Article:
LAS VEGAS (KLAS) — The Clark County School District pushed mental health to the forefront of important issues Thursday. It’s one of the safety components Superintendent Dr. Jesus Jara wants to continue improving upon this year.
More than five years ago, the school district only had 20 social workers for roughly 320,000 students. Now, nearly 200 social workers provide support services and are implementing a new way of discipline in schools called Restorative Practices.
“It’s a belief, so it’s that everybody in the classroom has equal playing field and mutual respect and so if something happened an offense happened per se, then how the classroom deals with it,” said Niki Maloff, school social worker for CCSD.
CCSD’s trying to change how it deals with students’ bad behavior.
“Research has shown that when they have choice in what happens in what their offense was they are actually more accountable for it instead of being sent away for somebody else to give them a punishment,” Maloff said.
An option to reduce suspensions and expulsions were just some of the discussion at the back to school kick off for mental health professionals at Bonanza High School Thursday.
Maloff says she has noticed a difference in doing her job now from when she started more than 10 years ago.
“I was currently at Blackhurt Elementary School, and then I was covering a middle school and another elementary school,” Maloff said.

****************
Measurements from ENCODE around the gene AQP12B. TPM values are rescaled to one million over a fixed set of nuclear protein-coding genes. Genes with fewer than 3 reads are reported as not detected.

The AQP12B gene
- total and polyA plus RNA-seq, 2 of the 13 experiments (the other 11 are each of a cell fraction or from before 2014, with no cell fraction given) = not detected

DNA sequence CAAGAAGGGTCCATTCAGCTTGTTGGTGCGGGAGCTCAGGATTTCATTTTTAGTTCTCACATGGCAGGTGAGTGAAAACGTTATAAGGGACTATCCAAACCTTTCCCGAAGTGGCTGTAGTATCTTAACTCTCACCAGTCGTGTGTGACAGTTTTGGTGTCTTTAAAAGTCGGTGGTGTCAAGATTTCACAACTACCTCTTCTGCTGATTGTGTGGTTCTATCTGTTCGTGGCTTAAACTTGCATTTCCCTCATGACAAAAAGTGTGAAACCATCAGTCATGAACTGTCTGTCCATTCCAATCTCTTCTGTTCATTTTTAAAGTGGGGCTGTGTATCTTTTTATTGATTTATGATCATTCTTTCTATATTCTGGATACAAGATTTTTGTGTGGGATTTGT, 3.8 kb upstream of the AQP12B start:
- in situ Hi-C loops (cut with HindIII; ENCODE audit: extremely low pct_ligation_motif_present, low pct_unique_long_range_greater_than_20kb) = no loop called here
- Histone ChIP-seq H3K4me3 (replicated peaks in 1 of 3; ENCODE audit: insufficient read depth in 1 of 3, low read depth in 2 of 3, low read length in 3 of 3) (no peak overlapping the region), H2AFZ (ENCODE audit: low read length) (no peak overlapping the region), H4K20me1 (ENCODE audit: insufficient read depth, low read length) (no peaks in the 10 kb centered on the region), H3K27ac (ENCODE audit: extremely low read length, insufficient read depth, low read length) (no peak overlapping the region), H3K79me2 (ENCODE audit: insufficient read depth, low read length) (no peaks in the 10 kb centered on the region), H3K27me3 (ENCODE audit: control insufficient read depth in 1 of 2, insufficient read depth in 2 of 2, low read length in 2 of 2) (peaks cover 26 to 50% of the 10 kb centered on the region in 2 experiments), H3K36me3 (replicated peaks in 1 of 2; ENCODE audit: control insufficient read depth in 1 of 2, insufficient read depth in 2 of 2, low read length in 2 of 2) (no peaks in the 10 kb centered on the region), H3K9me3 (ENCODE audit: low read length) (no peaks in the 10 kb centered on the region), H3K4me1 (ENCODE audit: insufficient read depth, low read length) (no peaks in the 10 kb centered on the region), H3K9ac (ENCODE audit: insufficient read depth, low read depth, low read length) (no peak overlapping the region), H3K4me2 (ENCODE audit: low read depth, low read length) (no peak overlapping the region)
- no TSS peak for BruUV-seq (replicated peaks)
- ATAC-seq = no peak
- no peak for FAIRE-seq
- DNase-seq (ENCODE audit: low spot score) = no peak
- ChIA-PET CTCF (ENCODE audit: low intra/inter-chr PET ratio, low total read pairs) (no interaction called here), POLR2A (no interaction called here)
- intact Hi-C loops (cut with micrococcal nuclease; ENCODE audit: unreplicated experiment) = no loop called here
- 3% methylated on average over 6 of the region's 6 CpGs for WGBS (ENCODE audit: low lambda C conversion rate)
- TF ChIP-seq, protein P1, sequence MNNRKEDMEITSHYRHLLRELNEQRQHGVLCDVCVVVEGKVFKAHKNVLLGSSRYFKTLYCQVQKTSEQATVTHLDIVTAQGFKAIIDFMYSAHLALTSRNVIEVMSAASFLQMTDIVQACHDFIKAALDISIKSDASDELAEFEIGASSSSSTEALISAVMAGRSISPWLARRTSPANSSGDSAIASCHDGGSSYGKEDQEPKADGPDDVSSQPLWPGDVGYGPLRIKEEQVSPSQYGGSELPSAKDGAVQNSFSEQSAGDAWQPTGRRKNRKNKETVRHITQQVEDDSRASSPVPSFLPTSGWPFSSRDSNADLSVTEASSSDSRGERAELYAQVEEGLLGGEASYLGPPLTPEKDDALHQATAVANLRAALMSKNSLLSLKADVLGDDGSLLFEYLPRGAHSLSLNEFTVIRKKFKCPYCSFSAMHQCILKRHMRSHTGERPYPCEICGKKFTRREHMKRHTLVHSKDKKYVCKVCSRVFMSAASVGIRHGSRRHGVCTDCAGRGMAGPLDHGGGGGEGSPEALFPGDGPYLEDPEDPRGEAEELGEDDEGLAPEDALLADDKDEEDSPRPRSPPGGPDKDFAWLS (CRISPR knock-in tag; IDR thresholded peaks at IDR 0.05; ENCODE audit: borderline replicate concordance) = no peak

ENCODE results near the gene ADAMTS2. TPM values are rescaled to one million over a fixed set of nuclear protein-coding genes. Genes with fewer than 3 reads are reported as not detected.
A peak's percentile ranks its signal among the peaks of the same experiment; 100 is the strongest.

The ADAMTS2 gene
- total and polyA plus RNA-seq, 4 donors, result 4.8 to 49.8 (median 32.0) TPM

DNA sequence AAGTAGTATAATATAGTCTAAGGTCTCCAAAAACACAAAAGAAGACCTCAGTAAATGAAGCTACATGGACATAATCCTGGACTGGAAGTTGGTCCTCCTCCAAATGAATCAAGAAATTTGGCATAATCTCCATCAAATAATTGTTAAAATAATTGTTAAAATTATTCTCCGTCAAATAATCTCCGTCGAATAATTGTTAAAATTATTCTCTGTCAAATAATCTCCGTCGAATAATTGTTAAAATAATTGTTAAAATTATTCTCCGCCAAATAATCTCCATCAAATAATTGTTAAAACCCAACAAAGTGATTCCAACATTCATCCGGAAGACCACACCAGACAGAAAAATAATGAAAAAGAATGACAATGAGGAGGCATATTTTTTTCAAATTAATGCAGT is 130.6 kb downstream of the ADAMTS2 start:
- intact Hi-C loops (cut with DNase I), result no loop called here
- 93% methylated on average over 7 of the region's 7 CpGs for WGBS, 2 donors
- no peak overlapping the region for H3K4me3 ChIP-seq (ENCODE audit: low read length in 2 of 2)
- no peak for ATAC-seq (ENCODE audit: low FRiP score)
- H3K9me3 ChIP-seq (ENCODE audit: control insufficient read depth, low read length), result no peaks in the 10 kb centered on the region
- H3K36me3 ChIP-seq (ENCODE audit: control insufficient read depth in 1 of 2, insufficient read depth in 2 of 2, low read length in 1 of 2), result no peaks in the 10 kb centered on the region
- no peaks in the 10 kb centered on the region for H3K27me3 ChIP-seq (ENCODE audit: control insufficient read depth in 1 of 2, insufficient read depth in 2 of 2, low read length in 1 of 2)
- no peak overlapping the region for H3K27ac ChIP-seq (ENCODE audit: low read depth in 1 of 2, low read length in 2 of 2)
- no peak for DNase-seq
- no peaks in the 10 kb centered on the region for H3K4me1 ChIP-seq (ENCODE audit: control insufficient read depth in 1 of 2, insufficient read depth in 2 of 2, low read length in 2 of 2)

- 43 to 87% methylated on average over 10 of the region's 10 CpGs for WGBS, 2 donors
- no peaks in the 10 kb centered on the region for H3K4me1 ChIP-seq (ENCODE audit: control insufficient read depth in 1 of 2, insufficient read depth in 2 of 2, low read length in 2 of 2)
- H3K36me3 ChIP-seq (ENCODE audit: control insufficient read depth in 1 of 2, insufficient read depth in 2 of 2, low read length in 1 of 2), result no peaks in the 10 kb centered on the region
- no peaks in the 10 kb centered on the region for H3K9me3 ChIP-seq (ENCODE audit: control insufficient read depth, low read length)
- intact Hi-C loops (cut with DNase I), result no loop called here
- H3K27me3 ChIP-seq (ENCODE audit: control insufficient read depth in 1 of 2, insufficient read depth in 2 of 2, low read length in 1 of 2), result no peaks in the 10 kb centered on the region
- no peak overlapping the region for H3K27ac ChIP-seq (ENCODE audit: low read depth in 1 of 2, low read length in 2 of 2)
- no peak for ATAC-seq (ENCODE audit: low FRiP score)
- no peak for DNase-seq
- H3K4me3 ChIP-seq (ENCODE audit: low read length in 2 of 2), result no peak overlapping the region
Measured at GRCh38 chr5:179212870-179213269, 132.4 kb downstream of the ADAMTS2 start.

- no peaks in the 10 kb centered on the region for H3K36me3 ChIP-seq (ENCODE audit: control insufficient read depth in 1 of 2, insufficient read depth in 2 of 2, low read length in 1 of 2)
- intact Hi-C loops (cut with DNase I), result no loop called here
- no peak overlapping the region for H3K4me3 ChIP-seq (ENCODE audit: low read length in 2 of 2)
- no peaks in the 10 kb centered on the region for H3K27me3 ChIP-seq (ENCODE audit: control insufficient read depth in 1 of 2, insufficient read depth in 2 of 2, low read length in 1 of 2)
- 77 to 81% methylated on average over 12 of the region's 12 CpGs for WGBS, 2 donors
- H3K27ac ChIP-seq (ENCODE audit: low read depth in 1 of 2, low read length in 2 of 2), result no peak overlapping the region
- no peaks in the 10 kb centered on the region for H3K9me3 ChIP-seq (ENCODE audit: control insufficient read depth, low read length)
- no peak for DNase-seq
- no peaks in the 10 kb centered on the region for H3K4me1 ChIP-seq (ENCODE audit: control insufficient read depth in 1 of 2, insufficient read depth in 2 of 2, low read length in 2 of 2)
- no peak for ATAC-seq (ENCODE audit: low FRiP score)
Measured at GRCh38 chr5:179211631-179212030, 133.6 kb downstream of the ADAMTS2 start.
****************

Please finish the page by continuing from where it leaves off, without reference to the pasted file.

According to Maloff, she is seeing more self -doubt in the kids now, than she did then.
Maloff: “A lot of low self-esteem. A lot of kids that kind of have self-doubt.”
Cristen Drummond, Reporter: “Why do they have such low self-esteem?”
Maloff: “Oh, 100 percent social media.”
According to mental health professionals, the self-esteem issues caused by social media is impacting some students academics, which is why CCSD wants to also focus on students’ social and emotional well being while addressing their educational needs.
“I’m seeing that CCSD is really emerging with their awareness of bringing mental health, mental health interventions into the schools,” said Stephanie Jobin, social work liaison.
One application helping social workers pinpoint students in need is SafeVoice, which is an anonymous reporting system.
“We get a lot of self harm threats through that system or concerns for friends or peers,” said Dr. Tammy Malich, assistant superintendent for CCSD.
Reports made to SafeVoice show bullying is the number one concern. Social workers aim to continue addressing that, along with erasing the stigma surrounding mental health.
“Mental health is a real thing, and bullying is a real thing, and kids need help,” Maloff said.
The district wants to add more social workers as part of a safety grant. Superintendent Jara also says the district will adopt a new code of conduct.